It was a beautiful spring morning in Garden City. The malaise of the winter was long gone. The warmth of spring had overtaken the quiet community surrounding St. Anne’s Church and School. For elementary school students, great weather means raucous time on the playground. But not on this morning.
First graders marched from the school along the sidewalk with a sense of reverence, and perhaps a little unease. This would be the day that they released their precious ladybugs into the wild.
This journey, in fact, began weeks ago. Mrs. Mitchell instructs all science lab experiments for grades Pre-K to grade 4 at St. Anne’s School. She explained that the ladybugs arrived in the classroom as larvae. Not much to look at, but interesting still. For the first week, the students watched the larvae eating, grow, and molt. Next they entered the pupal stage, attaching themselves to the walls of “ladybug land.”
After a week, the ladybugs finally hatched. One student was surprised, “Ladybugs hatch without spots! It takes a few hours for them to appear.” Now active and hungry, these tiny ladybugs devoured raisins, cut in half by students and then soaked in water. Students watched more growth of the ladybugs until they became the familiar black and red insect they had come to know.
This was the final week of observation fostered unique classroom conversations. The central question: How and why God created ladybugs? They are naturally protected by their terrible taste. They also lay their sticky eggs on the underside of the leaf to protect them from rain and predators. Ladybugs are a huge help in keeping the leaves on plants healthy by eating the aphids. Each ladybug can eat up to 1000 aphids a week. Farmers adore ladybugs because they are an essential part of a healthy crop.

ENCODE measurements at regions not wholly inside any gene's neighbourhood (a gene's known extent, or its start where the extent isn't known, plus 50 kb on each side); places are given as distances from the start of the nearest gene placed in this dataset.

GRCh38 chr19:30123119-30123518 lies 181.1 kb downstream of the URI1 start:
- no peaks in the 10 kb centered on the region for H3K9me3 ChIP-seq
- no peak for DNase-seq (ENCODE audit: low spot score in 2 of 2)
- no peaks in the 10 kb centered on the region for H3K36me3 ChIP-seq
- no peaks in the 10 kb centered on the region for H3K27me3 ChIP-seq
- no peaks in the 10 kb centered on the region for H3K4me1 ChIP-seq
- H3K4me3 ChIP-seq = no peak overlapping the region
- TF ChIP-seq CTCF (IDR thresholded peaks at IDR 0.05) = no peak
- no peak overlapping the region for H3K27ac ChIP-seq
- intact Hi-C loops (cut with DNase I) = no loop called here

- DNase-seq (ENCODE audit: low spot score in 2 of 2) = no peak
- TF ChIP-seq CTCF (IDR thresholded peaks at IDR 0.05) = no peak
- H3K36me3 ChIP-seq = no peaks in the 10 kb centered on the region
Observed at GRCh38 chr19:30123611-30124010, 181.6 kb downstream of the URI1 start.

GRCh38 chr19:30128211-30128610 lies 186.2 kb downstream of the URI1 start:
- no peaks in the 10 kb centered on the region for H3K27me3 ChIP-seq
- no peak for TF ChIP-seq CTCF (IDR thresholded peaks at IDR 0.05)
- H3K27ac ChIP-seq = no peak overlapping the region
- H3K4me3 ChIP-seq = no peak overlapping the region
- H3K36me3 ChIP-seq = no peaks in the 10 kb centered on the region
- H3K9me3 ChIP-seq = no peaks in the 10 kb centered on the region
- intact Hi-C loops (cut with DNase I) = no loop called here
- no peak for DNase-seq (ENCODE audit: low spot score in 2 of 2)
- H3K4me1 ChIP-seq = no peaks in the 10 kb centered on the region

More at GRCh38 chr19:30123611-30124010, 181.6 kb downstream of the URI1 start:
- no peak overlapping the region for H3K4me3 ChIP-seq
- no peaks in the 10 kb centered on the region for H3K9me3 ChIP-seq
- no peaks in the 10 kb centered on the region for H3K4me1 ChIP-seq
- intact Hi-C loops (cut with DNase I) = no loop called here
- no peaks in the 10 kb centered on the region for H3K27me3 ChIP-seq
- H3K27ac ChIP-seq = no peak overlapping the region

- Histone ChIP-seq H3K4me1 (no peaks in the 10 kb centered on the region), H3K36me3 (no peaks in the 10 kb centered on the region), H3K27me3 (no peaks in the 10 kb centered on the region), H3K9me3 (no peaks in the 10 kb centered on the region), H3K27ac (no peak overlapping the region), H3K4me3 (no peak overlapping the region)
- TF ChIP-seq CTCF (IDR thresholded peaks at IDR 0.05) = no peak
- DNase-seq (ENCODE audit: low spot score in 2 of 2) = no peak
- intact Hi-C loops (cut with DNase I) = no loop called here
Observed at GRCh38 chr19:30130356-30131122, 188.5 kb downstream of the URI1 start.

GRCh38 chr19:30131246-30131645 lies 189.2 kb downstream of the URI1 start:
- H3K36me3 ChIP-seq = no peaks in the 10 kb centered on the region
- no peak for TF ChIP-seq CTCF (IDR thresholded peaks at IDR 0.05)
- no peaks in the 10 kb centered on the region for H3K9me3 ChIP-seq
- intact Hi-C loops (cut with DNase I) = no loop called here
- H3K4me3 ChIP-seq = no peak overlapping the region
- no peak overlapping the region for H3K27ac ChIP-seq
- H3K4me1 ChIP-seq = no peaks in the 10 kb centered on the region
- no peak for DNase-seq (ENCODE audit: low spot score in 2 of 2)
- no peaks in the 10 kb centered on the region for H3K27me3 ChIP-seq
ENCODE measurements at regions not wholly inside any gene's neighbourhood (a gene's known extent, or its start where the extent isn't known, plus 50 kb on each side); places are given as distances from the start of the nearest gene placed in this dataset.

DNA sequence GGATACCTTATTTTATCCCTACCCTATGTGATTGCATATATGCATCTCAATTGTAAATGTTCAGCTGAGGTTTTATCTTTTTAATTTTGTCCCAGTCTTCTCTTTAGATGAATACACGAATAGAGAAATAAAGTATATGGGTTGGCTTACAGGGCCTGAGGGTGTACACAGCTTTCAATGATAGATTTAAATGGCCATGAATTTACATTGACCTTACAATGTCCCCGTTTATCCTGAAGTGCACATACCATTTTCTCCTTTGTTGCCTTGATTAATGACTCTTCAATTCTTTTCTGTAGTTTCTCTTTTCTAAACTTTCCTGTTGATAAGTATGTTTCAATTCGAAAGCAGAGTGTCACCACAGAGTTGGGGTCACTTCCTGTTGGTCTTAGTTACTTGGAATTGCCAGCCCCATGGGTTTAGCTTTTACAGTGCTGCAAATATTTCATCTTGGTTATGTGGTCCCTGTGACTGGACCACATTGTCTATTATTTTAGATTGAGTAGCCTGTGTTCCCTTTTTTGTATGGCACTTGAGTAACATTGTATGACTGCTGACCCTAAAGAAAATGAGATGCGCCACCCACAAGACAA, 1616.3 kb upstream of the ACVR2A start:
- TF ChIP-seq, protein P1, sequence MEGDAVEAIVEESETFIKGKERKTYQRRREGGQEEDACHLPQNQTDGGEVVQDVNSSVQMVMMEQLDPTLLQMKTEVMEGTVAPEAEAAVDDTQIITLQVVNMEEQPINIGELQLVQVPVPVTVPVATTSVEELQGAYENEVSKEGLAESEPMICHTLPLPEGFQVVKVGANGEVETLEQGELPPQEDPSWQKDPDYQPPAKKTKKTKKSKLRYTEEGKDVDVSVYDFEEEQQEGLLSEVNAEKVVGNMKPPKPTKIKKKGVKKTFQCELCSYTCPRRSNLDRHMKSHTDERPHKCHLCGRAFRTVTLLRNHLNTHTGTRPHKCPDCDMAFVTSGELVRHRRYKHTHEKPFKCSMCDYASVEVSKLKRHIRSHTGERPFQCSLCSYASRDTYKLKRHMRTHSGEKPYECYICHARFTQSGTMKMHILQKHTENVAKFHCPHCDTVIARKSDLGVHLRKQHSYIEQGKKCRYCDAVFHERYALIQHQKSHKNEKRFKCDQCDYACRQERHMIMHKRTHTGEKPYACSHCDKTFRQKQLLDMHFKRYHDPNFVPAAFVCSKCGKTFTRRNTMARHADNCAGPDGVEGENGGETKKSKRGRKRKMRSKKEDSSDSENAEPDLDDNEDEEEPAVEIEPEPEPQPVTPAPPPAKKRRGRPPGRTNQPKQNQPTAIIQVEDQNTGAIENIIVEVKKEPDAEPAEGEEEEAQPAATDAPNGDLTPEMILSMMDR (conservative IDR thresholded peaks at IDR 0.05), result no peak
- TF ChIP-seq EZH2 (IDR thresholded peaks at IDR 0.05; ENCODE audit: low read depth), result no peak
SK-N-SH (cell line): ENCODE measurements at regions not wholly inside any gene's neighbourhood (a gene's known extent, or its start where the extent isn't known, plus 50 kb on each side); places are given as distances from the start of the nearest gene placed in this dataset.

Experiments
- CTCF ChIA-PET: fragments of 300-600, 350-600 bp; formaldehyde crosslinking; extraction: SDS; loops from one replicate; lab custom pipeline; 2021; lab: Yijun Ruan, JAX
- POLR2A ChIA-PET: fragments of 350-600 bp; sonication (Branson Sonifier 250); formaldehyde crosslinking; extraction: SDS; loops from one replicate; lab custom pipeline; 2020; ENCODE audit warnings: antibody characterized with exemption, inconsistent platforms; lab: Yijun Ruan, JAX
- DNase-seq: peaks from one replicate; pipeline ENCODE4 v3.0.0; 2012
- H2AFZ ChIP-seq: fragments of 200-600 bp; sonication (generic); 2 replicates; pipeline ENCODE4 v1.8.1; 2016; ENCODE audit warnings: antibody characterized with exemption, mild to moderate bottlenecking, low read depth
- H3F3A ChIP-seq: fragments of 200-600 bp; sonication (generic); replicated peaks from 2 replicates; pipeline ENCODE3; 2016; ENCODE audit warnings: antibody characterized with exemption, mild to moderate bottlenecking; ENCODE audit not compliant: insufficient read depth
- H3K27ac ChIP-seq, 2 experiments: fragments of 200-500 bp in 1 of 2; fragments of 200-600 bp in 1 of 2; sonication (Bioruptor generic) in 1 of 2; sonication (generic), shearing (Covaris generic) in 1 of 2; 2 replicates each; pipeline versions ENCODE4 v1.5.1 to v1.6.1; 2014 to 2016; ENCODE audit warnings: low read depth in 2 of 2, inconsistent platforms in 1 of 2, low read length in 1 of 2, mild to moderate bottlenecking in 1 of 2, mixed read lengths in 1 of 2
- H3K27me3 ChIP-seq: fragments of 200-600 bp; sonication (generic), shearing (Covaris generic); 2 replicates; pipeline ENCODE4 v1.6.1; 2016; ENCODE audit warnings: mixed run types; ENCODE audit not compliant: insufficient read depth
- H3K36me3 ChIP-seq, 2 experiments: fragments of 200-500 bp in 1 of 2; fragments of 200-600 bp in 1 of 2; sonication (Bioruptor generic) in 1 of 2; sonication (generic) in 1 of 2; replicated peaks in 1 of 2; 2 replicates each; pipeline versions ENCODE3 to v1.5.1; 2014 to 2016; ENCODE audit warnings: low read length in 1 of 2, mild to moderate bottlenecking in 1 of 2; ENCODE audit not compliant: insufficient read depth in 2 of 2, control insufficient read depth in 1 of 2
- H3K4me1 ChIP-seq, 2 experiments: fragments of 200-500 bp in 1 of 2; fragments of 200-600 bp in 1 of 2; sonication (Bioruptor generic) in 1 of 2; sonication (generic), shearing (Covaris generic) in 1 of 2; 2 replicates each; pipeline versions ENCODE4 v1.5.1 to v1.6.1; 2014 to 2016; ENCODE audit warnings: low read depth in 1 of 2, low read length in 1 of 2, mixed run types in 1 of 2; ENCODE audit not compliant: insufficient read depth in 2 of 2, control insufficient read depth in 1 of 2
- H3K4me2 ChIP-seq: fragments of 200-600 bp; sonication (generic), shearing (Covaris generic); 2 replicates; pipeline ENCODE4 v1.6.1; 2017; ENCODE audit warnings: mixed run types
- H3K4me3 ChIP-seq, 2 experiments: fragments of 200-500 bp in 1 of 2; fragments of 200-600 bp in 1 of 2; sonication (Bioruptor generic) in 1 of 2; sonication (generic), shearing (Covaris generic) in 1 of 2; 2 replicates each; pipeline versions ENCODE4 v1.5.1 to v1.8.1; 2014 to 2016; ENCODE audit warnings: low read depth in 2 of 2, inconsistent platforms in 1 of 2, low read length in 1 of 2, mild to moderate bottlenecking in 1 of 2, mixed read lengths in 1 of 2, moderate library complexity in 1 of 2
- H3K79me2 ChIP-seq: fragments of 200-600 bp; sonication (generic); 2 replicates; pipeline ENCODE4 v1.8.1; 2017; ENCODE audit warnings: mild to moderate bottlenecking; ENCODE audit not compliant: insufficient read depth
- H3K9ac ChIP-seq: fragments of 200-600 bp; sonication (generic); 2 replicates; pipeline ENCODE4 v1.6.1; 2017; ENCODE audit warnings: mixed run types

Principal Paul Morisi summarized the science lab and how it integrates into their Catholic Faith, “We discussed how God makes all living things grow. We discussed how living creatures help each other, and not just humans. Animals, insects, and plants can help each other as well.”
Prayer and Gratitude
Principal Paul Morisi was on hand for the big moment. “Studying the ladybugs brought life into our classrooms, but it was important to bring that life back into nature,” he shared.
Releasing the ladybugs was an anxious moment for the 6 and 7 year olds. Their teacher led a genuine prayer, asking God to protect them as they begin to make their way in the world. They concluded by reciting the Hail Mary.
At the “amen,” the students released their ladybugs. The students were very gentle and patient when releasing–it took over 20 minutes for all the ladybugs to make their way onto the leaves. Students observed the the tiny insects finding homes, and then it was back to the classroom. On their march back into St. Anne’s they were careful not to step on any of God’s little creatures.
Are you curious about St. Anne’s School? You can schedule a school tour through their website.